The Liquor Stores Association of WA (LSAWA) is hosting a members’ forum and Sundowner networking event at the Flying Squadron Yacht Club on 14 March, with The Hon. Paul Papalia MLA confirmed to attend.

The event will be a useful experience for LSAWA members, as Peter Kapsanis, LSAWA Media and Government Relations Manager, told The Shout.

“The purpose of the forum is to bring together our members, to catch up, to network, but most importantly, to give them an opportunity to raise their concerns around the issues that matter most to their business,” he said.

As Minister for Police, Corrective Services, Racing and Gaming, Defence Industry and Veterans Issues, Papalia’s attendance will enable LSAWA members to have their say on government policies.

“It will be a year out from the state election so hopefully it’s an opportunity for the government to listen and for our members to influence and shape the future of the industry,” Kapsanis said.

Additionally, Papalia’s presence is evidence of the utility of LSAWA to its members.

“They can have their say, and that’s one of the value adds and the benefits of being a member of LSAWA because we do have strong government relationships. We do have that insight and that connection to the ears of government. It’s an opportunity to highlight that to our members.

“Not every industry gets an opportunity like this. We’re very fortunate. We’ve worked hard behind the scenes to build these strong relationships with the relevant ministers and government of the day. They realize and appreciate that our industry is an important part of the small business sector,” Kapsanis said.

With the various pressures affecting independent liquor store owners throughout the state, Kapsanis expects the concerns raised by member to be diverse.

“The issues will depend on what part of the state the store is operating from. For the Northwest and the Kimberley, we know it’s going to be around the liquor restrictions and Banned Drinkers Register. We know there will be other businesses that might have licensing issues, we know that some metropolitan stores will raise issues around theft.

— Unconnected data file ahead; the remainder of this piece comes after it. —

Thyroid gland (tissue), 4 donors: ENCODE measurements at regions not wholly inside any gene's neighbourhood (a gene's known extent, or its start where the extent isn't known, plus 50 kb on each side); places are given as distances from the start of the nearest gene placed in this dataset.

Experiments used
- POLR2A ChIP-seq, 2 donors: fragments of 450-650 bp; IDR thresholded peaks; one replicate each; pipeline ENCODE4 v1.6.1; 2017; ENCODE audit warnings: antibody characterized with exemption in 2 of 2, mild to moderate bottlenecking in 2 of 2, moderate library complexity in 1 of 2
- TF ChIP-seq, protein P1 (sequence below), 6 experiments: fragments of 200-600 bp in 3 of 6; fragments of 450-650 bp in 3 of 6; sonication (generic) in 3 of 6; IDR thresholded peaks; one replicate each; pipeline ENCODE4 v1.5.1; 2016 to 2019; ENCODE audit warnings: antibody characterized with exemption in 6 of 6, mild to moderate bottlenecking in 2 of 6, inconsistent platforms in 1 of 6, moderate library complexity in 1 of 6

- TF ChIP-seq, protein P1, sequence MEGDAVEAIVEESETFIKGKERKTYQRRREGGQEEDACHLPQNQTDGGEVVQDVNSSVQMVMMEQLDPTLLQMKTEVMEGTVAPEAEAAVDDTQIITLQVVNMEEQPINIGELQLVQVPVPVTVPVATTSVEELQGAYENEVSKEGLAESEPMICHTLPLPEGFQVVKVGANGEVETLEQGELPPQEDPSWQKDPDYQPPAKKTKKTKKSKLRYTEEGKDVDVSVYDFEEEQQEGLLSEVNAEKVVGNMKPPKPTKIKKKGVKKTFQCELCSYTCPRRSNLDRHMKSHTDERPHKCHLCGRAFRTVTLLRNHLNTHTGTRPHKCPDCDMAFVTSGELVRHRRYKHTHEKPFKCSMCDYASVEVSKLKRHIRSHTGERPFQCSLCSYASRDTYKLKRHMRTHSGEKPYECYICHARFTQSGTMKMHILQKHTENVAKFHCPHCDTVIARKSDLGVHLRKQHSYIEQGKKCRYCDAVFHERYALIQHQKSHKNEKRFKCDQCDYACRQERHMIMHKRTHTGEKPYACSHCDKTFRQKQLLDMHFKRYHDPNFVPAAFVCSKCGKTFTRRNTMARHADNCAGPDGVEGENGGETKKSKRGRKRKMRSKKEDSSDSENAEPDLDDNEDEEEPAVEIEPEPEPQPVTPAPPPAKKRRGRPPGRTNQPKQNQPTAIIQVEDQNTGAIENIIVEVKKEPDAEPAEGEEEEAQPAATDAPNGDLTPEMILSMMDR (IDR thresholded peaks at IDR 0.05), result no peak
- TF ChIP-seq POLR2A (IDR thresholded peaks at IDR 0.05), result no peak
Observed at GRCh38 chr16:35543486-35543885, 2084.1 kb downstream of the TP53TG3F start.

“We know that other stores will raise issues about how to attract and retain staff, and there will be other members who will raise concerns about reducing harm in the community through offending and how they can collaborate with other stakeholders such as police and welfare officers,” he said.

After the forum, members will be able to mingle and network in a less formal setting at the Sundowner.

“This is our third Sundowner event in the last four years, and they’re proving to be quite popular, quite engaging. The feedback we’ve had is that members want this opportunity to network and catch up with corporates and other retailers, to discuss and swap ideas about issues and see how businesses are going in other parts of the state,” Kapsanis said.

Kapsanis is confident that the members’ forum and Sundowner will be a beneficial experience for LSAWA members.

“The purpose of this is for members to feel empowered, to make them feel that they’ve had their say, that they’ve raised the issues that matter to their business.

“My advice to members is that if they have issues that affect their business, if they really want the government of the day to listen, to take note, and to stand up, they need to come to this meeting. The government needs to hear their concerns,” he said.

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